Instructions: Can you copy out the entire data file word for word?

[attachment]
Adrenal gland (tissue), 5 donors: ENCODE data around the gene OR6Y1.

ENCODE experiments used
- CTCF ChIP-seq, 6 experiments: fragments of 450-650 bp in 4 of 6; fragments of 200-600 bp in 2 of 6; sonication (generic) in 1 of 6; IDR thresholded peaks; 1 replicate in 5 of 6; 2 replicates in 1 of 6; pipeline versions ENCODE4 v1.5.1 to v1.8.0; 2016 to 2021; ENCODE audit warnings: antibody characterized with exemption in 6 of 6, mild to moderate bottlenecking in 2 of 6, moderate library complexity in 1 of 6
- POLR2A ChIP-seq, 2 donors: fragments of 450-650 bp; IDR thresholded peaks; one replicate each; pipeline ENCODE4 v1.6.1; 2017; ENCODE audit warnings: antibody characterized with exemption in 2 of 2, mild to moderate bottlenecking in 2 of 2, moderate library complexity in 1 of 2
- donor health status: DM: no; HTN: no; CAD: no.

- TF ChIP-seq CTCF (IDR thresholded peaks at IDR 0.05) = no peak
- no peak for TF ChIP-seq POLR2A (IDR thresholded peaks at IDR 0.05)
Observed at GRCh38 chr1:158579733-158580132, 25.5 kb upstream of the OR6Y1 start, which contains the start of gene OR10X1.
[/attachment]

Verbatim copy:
Adrenal gland (tissue), 5 donors: ENCODE data around the gene OR6Y1.

ENCODE experiments used
- CTCF ChIP-seq, 6 experiments: fragments of 450-650 bp in 4 of 6; fragments of 200-600 bp in 2 of 6; sonication (generic) in 1 of 6; IDR thresholded peaks; 1 replicate in 5 of 6; 2 replicates in 1 of 6; pipeline versions ENCODE4 v1.5.1 to v1.8.0; 2016 to 2021; ENCODE audit warnings: antibody characterized with exemption in 6 of 6, mild to moderate bottlenecking in 2 of 6, moderate library complexity in 1 of 6
- POLR2A ChIP-seq, 2 donors: fragments of 450-650 bp; IDR thresholded peaks; one replicate each; pipeline ENCODE4 v1.6.1; 2017; ENCODE audit warnings: antibody characterized with exemption in 2 of 2, mild to moderate bottlenecking in 2 of 2, moderate library complexity in 1 of 2
- donor health status: DM: no; HTN: no; CAD: no.

- TF ChIP-seq CTCF (IDR thresholded peaks at IDR 0.05) = no peak
- no peak for TF ChIP-seq POLR2A (IDR thresholded peaks at IDR 0.05)
Observed at GRCh38 chr1:158579733-158580132, 25.5 kb upstream of the OR6Y1 start, which contains the start of gene OR10X1.